When Pope Benedict XVI pays a visit to England and Scotland on September 16-19, poster advertisements taken out on London buses will say “Pope Benedict – Ordain Women Now!” Father Stephen Wang, the dean of studies at London’s main seminary for Catholic priests, published a semi-official defence against that request in a column that was carried by Catholic websites throughout Britain and on his own blog. The American television network CNN also interviewed Wang. He says that that Pope John Paul II declared in 1994, and Pope Benedict agrees, than the church has no authority to ordain women because Jesus chose 12 men – and no women – to be his apostles. That choice, Wang says, was deliberate and significant not just for that first period of history but also for every age. Men and women are equal in Christianity, but women cannot fulfill a basic function of the priesthood, “standing in the place of Jesus.”
Explanations such as these are unacceptable to Therese Koturbash. She is a young lawyer who is on leave from her job with Legal Aid Manitoba and she now finds herself living and working in London as the international coordinator for womenpriests.org, one of the groups that will be active during the pope’s visit.
Patriarchal attitude in church
In an interview via email from London, Koturbash says, “Nowhere is it indicated in scripture that women were excluded by Jesus for special theological or liturgical reasons. This clinging to a pseudo argument shows only too clearly that it is not a matter of recognizing historical or scientific truth. Rather such a stance merely conceals the deeply patriarchal, anti-feminine attitude which pleads the authority of Jesus and God because (today) it would be inopportune to come out openly against the admission of women to ecclesiastical office. This patriarchal attitude prevents St. Paul’s message in Galatians — that in Christ there is no male nor female — from being taken seriously. In religion gender differences are entirely irrelevant.”
Koturbash says she was raised as a devout Catholic at Kamsack in rural Saskatchewan and that in 2002 she was among thousands of young Catholics who attended World Youth Day in Toronto, an event presided over by Pope John Paul II. She says that the patriarchal church she saw on display in Toronto caused her to “fall into deep anguish” about the exclusion of women in the church. “As a devout and active Catholic,” she says, “it pained me to learn that according to Rome my sense about the place of women in the church meant that I was out of communion with the church.”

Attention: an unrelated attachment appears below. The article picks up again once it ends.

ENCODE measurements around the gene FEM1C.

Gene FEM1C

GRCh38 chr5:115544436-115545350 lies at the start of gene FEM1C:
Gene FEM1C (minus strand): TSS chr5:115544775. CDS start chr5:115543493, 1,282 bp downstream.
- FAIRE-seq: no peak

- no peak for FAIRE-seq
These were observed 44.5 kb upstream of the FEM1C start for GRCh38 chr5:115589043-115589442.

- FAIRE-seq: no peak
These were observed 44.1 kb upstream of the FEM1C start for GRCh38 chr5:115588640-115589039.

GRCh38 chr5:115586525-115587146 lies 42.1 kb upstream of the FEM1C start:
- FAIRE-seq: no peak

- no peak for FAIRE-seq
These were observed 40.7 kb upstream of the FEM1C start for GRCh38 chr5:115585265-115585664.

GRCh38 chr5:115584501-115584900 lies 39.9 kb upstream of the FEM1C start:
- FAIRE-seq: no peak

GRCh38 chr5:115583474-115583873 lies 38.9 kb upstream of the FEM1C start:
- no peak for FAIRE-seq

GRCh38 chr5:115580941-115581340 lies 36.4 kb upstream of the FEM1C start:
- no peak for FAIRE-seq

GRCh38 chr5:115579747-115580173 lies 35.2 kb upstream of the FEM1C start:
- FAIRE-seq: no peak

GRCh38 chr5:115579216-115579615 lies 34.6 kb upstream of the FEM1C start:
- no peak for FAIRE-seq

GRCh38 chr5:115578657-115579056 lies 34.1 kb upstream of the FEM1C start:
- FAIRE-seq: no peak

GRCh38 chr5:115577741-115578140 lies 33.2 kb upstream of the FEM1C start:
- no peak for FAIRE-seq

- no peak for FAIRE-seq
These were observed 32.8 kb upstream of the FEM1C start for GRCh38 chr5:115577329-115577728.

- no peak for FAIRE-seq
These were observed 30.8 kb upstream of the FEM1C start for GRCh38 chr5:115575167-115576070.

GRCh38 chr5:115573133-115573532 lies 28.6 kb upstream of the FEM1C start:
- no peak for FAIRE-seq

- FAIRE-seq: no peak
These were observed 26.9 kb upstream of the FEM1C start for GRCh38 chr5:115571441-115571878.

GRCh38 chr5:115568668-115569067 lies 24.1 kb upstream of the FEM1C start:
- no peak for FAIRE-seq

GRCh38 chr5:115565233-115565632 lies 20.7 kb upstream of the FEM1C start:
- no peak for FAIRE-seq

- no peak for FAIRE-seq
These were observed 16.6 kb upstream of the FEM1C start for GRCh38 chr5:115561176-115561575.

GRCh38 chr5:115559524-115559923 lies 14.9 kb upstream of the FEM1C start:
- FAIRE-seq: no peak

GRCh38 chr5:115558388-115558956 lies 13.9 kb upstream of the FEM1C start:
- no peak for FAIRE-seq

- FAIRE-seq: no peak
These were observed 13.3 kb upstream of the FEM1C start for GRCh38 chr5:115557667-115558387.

No to ordaining women
Pope John Paul had declared in 1994 that the church would never ordain women and he said the matter closed and not be to discussed further. In 2002, the Vatican moved with uncharacteristic haste to excommunicate the first seven women ordained by a group called Roman Catholic Womenpriests. The Vatican reaffirmed both the ban on women’s ordination in 2008 and the warning about excommunication, which is the harshest treatment that the church can convey. Those Catholics are denied access to both their church community and its sacramental life. The Vatican also announced in 2007 that any priest who tried to ordain a woman could be defrocked.
In July 2010, there was widespread consternation when Msgr. Charles J. Scicluna, a Vatican spokesperson, said that ordaining women as priests was a crime comparable to pedophilia. He made his comments at a news conference that announced revisions to the church laws making it easier to discipline priests who are sexual abusers. Mary E. Hunt, an American theologian, wrote about that comparison in a magazine called Religion Dispatches. “Mixing [these] two issues, even under the same legal umbrella, is a profoundly perverse proposition,” she says. Either these gentlemen are more ethically tone deaf than one can imagine, or they are sly beyond the dreams of foxes in an effort to redirect attention from the criminal behavior of clergy against children to their wrath over the ordination of women. Neither option is terribly appealing.”
Women in the church
But the question goes beyond ordination to a fundamentally perceived difference about the role of women in the church, a debate at one level perhaps about theology but at another about power and control. In January 2008, for example, the Vatican announced that it would undertake a “visitation” to investigate nearly 350 communities of women religious in the U. S. to examine everything from how they handle their money to how their leaders deal with sisters who dissent from Catholic dogma. A second, “doctrinal assessment” was established to look into the Leadership Conference of Women Religious (LCWR) in the U.S. Both of these moves were interpreted as a signal of the Vatican’s unhappiness with the conduct of women religious in that country. The investigations stoked fears that nuns might be forbidden to continue much of their work in the community with the poor and dispossessed, and that the inquiryÂ might go beyond that into matters of where they choose to live and even how they dress. The leadership of the LCWR and many sisters understand this as an attempt by the male hierarchy to intimidate and control them.
Father Andrew Britz, former editor of the Catholic Prairie Messenger newspaper, has published a book this fall called Truth to Power, an edited collection of his editorials over 21 years. In one of those editorials, he wrote: “It is embarrassing to read what the great bishops and theologians of age after age in the church had to say about women . . . We live in a church which, through most of its history, has seen women as being inferior to men. Woman was viewed as the temptress: that justified men in seeking to dominate them-for their own good.”
It appears certain that Pope Benedict will hear from women in the church when he visits Britain in September.